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HIS3364 : May 1968: All Power to the Imagination (Inactive)

  • Inactive for Year: 2024/25
  • Module Leader(s): Professor Matt Perry
  • Owning School: History, Classics and Archaeology
  • Teaching Location: Newcastle City Campus

Your programme is made up of credits, the total differs on programme to programme.

Semester 1 Credit Value: 20
ECTS Credits: 10.0
European Credit Transfer System


The events of May 1968 were a profound psychological shock to de Gaulle’s Presidency and the
Fifth Republic. A student rebellion at Paris’s prestigious Sorbonne University sparked a general strike
of roughly ten million workers. Scenes of factory and university occupations as well as mass
demonstrations and street-fighting suggested a profound political radicalisation of both the labour and
students’ movements and the events are widely seen as the catalyst of the French women’s
movement. This module will examine the events and the political, social and intellectual context
through the use of primary documents. This module will consider how the events pitted activists,
union and party leaders, the government, and the police against one another in complex and fast-changing ways. The module will analyse the rich variety of primary documents and representations
associated with May 1968.
The aims of this module are:
•To examine the social upheaval of the events of May 1968 in France in terms of political, social and
intellectual history.
•To identify a range of primary sources and contemporary literature.
•To examine and evaluate a range of historiographical perspectives.
•To provide an opportunity to acquire sound general knowledge of the subject, reading widely and
critically in the primary and secondary literature associated with it and develop the capacity for
independent study.

Outline Of Syllabus

Intended as a guide only; week by week topics may be slightly different from the following:
Social origins: expansion of higher education and economic modernisation
Intellectual origins: Sartre and situationalism
French labour movement in 1960s
Student rebellion
General Strike
Workplace occupations
Revolutionaries and labour leaders
De Gaulle, CRS and the Government
Contradictory legacies of May 68

Teaching Methods

Teaching Activities
Category Activity Number Length Student Hours Comment
Guided Independent StudyAssessment preparation and completion541:0054:00N/A
Guided Independent StudyDirected research and reading581:0058:00reading lists structured by topic in the module materials/module guide
Scheduled Learning And Teaching ActivitiesSmall group teaching103:0030:00seminars combining discussion of primary documents and essential secondary reading
Scheduled Learning And Teaching ActivitiesDrop-in/surgery31:003:00drop-ins for the two assessments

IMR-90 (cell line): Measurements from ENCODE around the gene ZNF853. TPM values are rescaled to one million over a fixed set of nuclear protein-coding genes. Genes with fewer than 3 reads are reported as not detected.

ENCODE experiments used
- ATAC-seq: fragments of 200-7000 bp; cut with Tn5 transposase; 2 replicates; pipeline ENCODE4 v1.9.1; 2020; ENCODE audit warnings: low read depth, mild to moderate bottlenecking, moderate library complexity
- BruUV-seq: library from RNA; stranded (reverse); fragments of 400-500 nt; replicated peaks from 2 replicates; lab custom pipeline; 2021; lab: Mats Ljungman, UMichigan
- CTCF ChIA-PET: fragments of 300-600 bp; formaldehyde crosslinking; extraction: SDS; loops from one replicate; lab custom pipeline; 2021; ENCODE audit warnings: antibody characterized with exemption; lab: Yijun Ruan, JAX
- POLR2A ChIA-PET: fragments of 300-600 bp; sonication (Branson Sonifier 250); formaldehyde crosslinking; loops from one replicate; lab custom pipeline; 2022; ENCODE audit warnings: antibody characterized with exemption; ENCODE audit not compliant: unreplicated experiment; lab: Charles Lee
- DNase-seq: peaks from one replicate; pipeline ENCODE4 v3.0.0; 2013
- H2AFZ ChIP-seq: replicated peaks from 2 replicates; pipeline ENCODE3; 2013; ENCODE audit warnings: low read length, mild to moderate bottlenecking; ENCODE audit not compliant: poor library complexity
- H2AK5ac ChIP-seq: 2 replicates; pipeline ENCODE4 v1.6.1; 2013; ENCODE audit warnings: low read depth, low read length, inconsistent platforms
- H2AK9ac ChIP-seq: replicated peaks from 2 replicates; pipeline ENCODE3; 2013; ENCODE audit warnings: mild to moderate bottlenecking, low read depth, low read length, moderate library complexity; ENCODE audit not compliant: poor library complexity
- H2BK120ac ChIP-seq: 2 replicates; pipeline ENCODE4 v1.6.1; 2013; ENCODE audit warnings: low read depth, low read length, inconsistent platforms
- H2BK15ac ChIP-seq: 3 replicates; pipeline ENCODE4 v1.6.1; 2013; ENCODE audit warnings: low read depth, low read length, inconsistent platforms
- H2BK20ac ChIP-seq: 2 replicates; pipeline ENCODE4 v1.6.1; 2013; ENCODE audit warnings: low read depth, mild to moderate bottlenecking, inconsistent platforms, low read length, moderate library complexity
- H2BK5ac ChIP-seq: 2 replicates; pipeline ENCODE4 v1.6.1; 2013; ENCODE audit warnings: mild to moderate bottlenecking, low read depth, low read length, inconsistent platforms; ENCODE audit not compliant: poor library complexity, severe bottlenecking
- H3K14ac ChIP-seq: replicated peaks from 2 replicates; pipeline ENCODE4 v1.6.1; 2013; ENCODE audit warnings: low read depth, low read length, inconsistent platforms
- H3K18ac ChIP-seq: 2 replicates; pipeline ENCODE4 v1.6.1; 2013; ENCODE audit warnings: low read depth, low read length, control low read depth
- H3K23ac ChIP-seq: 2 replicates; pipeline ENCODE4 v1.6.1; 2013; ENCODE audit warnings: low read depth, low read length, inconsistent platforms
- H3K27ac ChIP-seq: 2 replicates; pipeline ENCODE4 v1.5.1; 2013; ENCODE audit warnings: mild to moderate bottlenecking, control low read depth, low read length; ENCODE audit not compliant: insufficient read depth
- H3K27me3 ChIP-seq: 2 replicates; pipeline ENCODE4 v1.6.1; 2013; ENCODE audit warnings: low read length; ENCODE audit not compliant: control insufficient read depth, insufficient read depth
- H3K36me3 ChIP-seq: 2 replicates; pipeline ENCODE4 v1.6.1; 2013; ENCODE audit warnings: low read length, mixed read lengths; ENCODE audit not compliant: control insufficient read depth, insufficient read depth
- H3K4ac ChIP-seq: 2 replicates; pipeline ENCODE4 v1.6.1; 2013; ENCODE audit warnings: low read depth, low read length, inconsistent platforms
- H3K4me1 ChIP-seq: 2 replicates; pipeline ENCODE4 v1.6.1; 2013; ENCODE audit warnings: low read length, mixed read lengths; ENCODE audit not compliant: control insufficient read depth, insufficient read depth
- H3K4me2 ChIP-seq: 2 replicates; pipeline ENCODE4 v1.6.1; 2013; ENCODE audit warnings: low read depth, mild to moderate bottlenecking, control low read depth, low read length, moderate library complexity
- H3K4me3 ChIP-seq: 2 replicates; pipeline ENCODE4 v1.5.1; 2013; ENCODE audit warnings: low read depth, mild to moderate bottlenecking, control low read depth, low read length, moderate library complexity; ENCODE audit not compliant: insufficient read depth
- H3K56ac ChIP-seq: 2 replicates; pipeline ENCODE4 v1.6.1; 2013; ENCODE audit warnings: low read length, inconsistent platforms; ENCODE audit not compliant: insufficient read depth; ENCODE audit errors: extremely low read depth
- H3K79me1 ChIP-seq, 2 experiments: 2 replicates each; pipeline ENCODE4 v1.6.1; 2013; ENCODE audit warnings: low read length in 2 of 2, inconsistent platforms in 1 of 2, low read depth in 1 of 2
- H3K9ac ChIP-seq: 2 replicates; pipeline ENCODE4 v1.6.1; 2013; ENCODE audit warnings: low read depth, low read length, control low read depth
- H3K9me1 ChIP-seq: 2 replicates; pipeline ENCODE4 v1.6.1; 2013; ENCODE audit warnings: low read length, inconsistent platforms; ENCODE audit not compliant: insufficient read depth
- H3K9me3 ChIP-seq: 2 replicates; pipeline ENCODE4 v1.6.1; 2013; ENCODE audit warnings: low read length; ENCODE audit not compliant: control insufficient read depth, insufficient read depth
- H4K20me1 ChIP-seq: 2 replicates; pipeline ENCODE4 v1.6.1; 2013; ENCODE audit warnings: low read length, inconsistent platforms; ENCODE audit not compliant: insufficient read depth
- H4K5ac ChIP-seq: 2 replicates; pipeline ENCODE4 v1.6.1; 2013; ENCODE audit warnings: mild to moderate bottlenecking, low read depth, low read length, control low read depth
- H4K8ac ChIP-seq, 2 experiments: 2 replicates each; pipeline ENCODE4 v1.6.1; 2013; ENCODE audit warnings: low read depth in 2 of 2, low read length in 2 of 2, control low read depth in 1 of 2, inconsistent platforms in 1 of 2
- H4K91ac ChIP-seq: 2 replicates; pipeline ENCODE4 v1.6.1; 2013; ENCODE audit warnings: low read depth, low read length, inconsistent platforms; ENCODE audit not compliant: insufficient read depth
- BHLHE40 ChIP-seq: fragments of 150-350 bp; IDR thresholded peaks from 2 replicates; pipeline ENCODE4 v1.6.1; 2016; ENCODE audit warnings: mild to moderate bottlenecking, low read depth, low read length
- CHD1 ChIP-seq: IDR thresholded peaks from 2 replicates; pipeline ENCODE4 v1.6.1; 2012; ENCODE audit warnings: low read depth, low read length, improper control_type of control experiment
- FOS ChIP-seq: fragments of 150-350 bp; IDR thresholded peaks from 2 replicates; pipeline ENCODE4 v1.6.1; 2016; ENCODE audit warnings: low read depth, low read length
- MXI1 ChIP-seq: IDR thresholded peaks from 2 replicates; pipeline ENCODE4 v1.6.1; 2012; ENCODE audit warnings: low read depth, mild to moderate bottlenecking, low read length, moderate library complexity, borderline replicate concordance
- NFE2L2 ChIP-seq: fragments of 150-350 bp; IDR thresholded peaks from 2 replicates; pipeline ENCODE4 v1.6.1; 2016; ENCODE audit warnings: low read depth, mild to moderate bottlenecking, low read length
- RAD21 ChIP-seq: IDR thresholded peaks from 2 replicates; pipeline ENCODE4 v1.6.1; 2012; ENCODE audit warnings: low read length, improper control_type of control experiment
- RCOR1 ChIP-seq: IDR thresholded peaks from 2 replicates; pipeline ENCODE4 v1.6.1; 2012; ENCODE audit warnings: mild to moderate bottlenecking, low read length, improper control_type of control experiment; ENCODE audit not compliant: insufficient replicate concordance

Guided Independent StudyIndependent study551:0055:00independent investigation is encouraged and used during in-class discussions regarding both primary sources and the secondary reading
Teaching Rationale And Relationship

Seminars encourage independent study and promote improvements in oral communication, problem-solving skills and adaptability.

Drop-ins allow students to engage in dialogue about historiography and sources in relation to their assessments.

Assessment Methods

The format of resits will be determined by the Board of Examiners

Description Length Semester When Set Percentage Comment
Written Examination14401A7524 hour take home exam. Essay based question. Students advised to spend no more than 2 hours in the 24 hour period on this exam.
Other Assessment
Description Semester When Set Percentage Comment
Essay1M25Essay/documentary commentary of 1000 words plus or minus 10% (including footnotes but excluding bibliography)
Formative Assessments

Formative Assessment is an assessment which develops your skills in being assessed, allows for you to receive feedback, and prepares you for being assessed. However, it does not count to your final mark.

Description Semester When Set Comment
Oral Presentation1M750 word oral presentation in class on a document identified from the module document booklet.
Assessment Rationale And Relationship

Exams test acquisition of a clear general knowledge of the subject plus the ability to think and analyse a problem quickly, to select from and to apply both the general knowledge and detailed knowledge of aspects of the subject to new questions, problem-solving skills, adaptability, the ability to work unaided and to write clearly and concisely.

Documentary commentary exercises and examinations test knowledge and understanding of the texts set for the
module. The ability to compare and contrast related source texts on a common subject. The ability to expound and
criticize a textual extract lucidly, succinctly and with relevance in a relatively brief space, and, in an exam, under pressure of time.

Work submitted during the delivery of the module forms a means of determining student progress. Submitted work
tests knowledge outcomes and develops skills in research, reading and writing.

Study-abroad, non-Erasmus exchange and Loyola students spending semester 1 only are required to finish their assessment while in Newcastle. Where an exam is present, an alternative form of assessment will be set and where coursework is present, an alternative deadline will be set. Details of the alternative assessment will be provided by the module leader

Reading Lists